America Supports You: Quilts Provide Comfort to Military Children
By Samantha L. Quigley
American Forces Press Service
WASHINGTON, April 10, 2007 Military children missing deployed parents can take comfort in quilts the Armed Services YMCA’s Operation Kid Comfort program is making especially for them.
Eliana, 9, Charlize, 1, and Melanie Reagin look over the quilt made by the Operation Kid Comfort program. The quilt features photos of Army Staff Sgt. Josh Reagin, who deployed to Iraq on Dec. 31. The quilt and pillow program is designed to bring comfort to children whose parents have deployed. Photo by Marny Malin
(Click photo for screen-resolution image);high-resolution image available.
The Armed Services YMCA is a member of America Supports You, a Defense Department program highlighting the ways Americans and the corporate sector are supporting the troops.
“The children don’t know that (parents) are deployed to Afghanistan or Iraq or in a more dangerous situation than any other,” Susan Simms, the organization’s manager for branch and corporate relations, said. “They just know Mom or Dad is gone.”
To help them deal with the separation, Operation Kid Comfort participants create quilts unique to each child 5 and under, Simms said. The quilts include family photos, the child’s name and the parent’s service seal. Older children receive a small pillow with the same photos.
Since the program began on Fort Bragg, N.C., in 2003, Simms estimated, close to 3,000 children have received quilts with a card explaining their significance.
“The card is addressed to the child, and it’s the quilt talking to the child,” she said. “It’s telling the child that this quilt is especially for him or her, and it’s OK to hurt, it’s OK to cry, (and) the quilt is there to give them a little bit of comfort.”
Simms said she thought it was a good way of trying to get across the purpose of the quilt. Each card is signed, “Your Buddy K.C.,” initials that stand for Kid Comfort.
The quilts have benefits beyond being a cool gift, however, Dr. Sarah Hansel, a Department of Veterans Affairs staff psychologist, said.
“Blankets and stuffed animals have long been associated with kids as transitional objects, things they hold on to specifically for comfort,” Hansel, whose husband retired from the Navy after 24 years, said. “I think that’s one of the reasons why the program is so beautifully named.
“Kid Comfort is precisely what it does,” she said.
A child's response to a parent’s absence can manifest itself in many ways. Hansel said children's responses could include bed-wetting and exhibiting more challenging behavior. Those symptoms often improve significantly when the kids have something to latch onto that represents Mom or Dad to them.
“The little quilts are something tangible that they can grab hold of and take with them and wrap up in, be surrounded by parents’ love,” she said. “Those are all real, positive things that are likely to have solid impact, and families can see the difference in behavior.”
Hansel believes so strongly in the program’s positive impact that she has involved her quilting group, Stars and Stripes Quilters of Fort McHenry. Since the group started quilting for Operation Kid Comfort in July, it has completed more than 80 of the 40-inch-square quilts, she said.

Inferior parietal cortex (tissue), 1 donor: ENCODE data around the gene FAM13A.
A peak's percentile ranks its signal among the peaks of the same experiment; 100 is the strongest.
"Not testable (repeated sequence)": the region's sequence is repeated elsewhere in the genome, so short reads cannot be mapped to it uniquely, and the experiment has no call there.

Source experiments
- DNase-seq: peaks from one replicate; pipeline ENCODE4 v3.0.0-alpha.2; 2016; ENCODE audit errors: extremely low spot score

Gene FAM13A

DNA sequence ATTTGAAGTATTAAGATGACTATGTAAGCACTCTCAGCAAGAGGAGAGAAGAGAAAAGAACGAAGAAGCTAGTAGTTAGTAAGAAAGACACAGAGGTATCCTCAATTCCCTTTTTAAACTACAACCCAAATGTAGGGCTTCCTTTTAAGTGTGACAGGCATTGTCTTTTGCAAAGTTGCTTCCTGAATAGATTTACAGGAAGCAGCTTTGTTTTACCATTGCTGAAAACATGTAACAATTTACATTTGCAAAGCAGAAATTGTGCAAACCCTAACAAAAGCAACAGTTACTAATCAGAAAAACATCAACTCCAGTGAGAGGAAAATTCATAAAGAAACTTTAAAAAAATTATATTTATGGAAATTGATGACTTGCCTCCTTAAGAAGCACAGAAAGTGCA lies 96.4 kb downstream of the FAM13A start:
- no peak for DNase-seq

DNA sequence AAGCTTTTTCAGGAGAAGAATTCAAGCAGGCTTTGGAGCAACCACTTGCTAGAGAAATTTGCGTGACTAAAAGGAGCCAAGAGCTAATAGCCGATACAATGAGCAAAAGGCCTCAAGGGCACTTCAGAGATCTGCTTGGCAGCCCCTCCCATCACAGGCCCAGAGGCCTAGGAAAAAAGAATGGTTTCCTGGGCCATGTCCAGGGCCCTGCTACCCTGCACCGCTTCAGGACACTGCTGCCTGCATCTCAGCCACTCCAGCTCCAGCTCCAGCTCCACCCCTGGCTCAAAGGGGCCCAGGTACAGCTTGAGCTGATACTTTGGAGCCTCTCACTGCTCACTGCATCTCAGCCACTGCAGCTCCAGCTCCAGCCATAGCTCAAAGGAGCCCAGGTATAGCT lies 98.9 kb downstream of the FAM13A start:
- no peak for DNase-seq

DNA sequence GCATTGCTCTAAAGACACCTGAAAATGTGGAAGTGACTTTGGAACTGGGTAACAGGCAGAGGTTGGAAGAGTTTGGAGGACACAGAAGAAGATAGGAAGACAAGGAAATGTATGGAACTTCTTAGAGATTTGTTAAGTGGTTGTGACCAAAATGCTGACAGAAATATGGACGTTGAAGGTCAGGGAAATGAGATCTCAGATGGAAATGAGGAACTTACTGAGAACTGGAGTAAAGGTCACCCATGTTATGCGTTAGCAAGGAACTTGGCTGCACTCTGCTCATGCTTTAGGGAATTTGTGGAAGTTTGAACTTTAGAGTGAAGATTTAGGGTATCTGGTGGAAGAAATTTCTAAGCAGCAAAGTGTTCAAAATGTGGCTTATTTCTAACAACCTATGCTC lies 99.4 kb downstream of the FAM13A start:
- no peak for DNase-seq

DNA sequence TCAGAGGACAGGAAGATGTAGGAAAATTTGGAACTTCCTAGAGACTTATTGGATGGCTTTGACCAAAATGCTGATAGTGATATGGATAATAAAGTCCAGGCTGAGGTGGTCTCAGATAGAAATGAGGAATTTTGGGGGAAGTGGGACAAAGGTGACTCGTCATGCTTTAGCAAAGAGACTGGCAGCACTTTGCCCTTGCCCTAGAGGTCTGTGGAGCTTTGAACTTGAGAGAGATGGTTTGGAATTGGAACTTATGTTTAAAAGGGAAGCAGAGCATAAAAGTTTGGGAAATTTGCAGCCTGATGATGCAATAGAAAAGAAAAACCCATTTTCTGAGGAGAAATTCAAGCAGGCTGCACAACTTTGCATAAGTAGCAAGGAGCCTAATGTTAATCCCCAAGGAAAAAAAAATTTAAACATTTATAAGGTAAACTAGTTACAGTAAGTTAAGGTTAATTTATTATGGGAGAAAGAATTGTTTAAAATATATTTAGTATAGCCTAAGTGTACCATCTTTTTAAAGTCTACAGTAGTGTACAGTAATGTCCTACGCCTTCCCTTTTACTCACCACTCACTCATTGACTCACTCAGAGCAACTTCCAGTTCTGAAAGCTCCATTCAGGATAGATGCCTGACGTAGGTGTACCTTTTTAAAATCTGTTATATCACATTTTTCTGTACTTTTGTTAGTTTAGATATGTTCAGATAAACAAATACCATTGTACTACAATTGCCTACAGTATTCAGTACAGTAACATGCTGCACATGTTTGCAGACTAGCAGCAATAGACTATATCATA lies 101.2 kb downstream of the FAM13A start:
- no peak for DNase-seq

Hansel said she got involved in the program as an opportunity to participate in a primary prevention project.
“We know that there's a lot of research evidence that shows that early parental separation is a risk factor for depression in adulthood,” she said.
She stressed that such separation is only a risk factor and not a determining factor. “That’s part of why I got involved, was to really push for something that has the potential of having a long-term impact in making up for some of the harm that war does that we never actually … see.”
Hansel added that the children aren’t the only ones who find a measure of comfort in the quilt. All those involved benefit, she said and cited research that finds those who witness or engage in an act of kindness also feel better.
“This is a great project that spreads blessings on so many levels,” Hansel said. “It’s something that’s just got kind of a no-lose component.”
Those blessings have spread from Fort Bragg to Fort Riley, Kansas, Fort Drum, N.Y. and to Armed Services YMCAs in San Diego and Alaska, Simms said. The program is expected to be introduced at Fort Stewart, Ga., and Fort Carson, Colo., by fall.
The ASYMCA’s most recent addition of the Operation Kid Comfort program is at Fort Belvoir, Va. That program is a joint effort between the ASYMCA and Fort Belvoir Child and Youth Services.
It was launched March 29 in observation he Month of the Military Child, which is April, Simms said. The event included a spaghetti supper where military children were presented with an Operation Kid Comfort quilt or pillow.
Charlize Reagin, 1, was one of the children to receive an Operation Kid Comfort quilt at the Fort Belvoir event. Her older sister, Eliana, 9, who couldn’t be there, received a pillow.
Their dad, Army Staff Sgt. Josh Reagin, has been deployed to Iraq since Dec. 31 and is not due back until January 2008. His wife, Melanie, accepted a quilt and pillow personalized with family photos, including one of Josh riding a horse in front of the caisson at the funeral of President Ronald Regan.
“The quilt and pillow will comfort them a lot,” said Melanie, as Charlize pointed to a photo of Josh on the quilt. “Da Da,” she said.
(Quentin Melson of the Belvoir Eagle contributed to this report.)